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Priti Patel hits back after BAME Labour MPs accuse her of ‘gaslighting’ on racism in wake of Black Lives Matter protests

The Home Secretary said she would not be ‘silenced’ by Labour MPs.

3 min read

Priti Patel has accused a group of Labour MPs of trying to “dismiss” her own experiences of racism amid a bitter row over the Black Lives Matter movement.

The Home Secretary said she would “not be silenced” after more than thirty Labour members signed a joint letter accusing her of using her heritage to “gaslight the very real racism faced by black people and communities across the UK”.

The letter comes after Ms Patel — who has hit out at “mobs” responsible for “unlawful and reckless acts” under the banner of the largely-peaceful BLM movement — dismissed claims the Government “doesn’t understand racial inequality”.

And she said this week: “On that basis, it must have been a very different Home Secretary who as a child was frequently called a Paki in the playground.

“A very different Home Secretary who was racially abused in the streets or even advised to drop her surname and use her husband's in order to advance her career.

"A different Home Secretary recently characterised in The Guardian newspaper as a fat cow with a ring through its nose - something that was not only racist but offensive, both culturally and religiously.”

Ms Patel added: “This is hardly an example of respect, equality, tolerance or fairness.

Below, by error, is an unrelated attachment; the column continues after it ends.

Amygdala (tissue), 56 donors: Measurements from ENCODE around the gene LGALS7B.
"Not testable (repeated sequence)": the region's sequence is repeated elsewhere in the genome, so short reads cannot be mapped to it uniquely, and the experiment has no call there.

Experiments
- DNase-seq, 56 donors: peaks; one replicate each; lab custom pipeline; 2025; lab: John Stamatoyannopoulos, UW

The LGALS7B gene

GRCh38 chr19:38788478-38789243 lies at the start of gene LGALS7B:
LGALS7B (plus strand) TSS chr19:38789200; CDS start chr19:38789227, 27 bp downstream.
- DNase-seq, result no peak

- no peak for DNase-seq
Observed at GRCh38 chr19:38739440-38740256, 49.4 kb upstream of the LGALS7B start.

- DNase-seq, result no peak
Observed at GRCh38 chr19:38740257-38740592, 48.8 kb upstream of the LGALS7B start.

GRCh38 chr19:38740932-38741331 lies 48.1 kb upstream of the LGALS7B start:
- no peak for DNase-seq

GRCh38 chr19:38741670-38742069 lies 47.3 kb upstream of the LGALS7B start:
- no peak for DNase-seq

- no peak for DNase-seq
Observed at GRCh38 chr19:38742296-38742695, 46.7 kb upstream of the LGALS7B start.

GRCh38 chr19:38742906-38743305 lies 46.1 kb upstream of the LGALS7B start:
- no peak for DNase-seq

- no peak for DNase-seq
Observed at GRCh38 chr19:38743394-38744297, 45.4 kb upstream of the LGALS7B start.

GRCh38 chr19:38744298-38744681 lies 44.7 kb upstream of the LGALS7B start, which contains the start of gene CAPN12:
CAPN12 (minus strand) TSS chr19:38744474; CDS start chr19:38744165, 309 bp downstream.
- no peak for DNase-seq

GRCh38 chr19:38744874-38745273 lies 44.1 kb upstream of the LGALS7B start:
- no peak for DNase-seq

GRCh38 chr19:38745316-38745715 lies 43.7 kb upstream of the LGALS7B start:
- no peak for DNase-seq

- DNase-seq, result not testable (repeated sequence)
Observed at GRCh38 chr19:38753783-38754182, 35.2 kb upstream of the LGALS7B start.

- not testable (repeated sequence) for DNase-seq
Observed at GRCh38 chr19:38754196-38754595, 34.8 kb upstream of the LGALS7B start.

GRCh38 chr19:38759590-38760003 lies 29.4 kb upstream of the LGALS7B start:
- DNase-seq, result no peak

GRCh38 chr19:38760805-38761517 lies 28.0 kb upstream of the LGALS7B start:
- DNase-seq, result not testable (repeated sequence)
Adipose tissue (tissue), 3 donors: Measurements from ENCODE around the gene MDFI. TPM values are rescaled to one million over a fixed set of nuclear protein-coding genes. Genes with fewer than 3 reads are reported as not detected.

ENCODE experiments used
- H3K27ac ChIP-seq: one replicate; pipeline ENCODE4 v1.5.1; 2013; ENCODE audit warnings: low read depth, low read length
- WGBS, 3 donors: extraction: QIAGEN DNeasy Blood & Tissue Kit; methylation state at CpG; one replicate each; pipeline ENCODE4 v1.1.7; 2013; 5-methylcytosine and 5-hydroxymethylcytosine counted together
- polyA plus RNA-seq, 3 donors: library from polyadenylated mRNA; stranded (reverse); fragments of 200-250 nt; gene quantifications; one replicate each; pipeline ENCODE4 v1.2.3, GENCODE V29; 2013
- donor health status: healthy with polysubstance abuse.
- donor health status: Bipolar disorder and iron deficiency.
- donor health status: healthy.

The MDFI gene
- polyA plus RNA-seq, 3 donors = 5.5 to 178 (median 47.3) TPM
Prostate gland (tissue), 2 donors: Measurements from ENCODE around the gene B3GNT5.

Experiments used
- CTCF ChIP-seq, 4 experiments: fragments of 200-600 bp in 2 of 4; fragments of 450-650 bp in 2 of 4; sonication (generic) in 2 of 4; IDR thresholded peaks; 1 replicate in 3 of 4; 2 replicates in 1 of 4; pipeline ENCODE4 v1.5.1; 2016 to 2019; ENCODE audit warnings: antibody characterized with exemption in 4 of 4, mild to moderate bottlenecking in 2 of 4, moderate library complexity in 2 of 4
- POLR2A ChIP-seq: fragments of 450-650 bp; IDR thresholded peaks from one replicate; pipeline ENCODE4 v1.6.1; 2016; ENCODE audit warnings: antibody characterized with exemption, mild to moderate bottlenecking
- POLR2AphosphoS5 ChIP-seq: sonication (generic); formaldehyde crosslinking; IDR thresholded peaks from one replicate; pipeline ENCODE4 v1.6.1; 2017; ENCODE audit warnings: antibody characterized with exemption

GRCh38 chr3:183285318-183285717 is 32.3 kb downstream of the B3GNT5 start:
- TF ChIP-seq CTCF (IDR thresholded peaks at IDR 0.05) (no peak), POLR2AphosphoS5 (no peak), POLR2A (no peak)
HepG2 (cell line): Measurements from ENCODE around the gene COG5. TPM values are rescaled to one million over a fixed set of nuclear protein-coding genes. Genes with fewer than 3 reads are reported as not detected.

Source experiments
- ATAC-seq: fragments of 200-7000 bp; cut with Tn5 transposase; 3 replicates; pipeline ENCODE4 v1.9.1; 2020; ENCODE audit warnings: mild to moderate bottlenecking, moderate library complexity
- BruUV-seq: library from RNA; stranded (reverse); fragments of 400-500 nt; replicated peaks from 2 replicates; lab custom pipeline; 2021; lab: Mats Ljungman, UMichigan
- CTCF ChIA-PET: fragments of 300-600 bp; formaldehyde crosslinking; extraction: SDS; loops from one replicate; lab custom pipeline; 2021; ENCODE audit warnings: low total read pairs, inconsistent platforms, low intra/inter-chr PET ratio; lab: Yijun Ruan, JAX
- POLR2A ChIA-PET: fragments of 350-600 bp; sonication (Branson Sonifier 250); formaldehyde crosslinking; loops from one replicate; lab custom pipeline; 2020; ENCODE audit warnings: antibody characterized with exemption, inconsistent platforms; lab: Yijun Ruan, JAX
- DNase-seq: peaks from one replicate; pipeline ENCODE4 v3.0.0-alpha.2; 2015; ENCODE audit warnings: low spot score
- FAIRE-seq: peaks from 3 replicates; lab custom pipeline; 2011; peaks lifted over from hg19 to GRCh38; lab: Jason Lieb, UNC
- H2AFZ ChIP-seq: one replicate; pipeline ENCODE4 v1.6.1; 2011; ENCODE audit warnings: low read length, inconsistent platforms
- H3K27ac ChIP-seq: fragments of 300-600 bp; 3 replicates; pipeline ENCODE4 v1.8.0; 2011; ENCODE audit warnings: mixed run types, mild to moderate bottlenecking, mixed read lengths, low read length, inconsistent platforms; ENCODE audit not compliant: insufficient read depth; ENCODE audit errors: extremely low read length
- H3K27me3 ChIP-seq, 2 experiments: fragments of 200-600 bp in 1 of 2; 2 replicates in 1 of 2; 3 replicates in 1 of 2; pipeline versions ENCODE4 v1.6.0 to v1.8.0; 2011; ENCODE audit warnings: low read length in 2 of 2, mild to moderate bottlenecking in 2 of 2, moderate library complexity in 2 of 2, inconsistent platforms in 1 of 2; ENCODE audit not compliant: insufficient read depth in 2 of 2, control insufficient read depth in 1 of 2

"So, when it comes to racism, sexism, tolerance for social justice, I will not take lectures from the other side of the House.”

But the Home Secretary was criticised in a letter organised by shadow communities secretary Naz Shah, signed by more than 30 MPs.

They said: “We write to you as Black Asian and Ethnic Minority Labour MPs to highlight our dismay at he way you used your heritage and experiences of racism to gaslight the very real racism faced by Black people and communities across the UK.”

And they added: “We all have our personal stories, of the racism that we have faced, whether it has been being defined by the colour of our skin or the faith we choose to believe in.

“Our shared experiences allow us to feel the pain that communities feel, when they face racism, they allow us to show solidarity towards a common cause; they do not allow us to define, silence or impede on the feelings that other minority groups may face.

“Being a person of colour does not automatically make you an authority on all forms of racism.”

The group, which also includes shadow ministers Chi Onwurah, Khalid Mahmood and Rosena Allin-Khan, plus former frontbenchers Diane Abbott and Kate Osamor, said that “authentic experiences of black men, women and children in the US and the UK”, including of police brutality, could not be “silenced by some shared feeling”.

And they urged the Cabinet minister “to reflect on your words and to consider the impact it had towards black communities in the UK trying to highlight their voices against racism“.

But hitting back on Twitter, Ms Patel said she was “sad to have just received this letter”.

And the Home Secretary added: “I will not be silenced by Labour MPs who continue to dismiss the contributions of those who don't conform to their view of how ethnic minorities should behave.”

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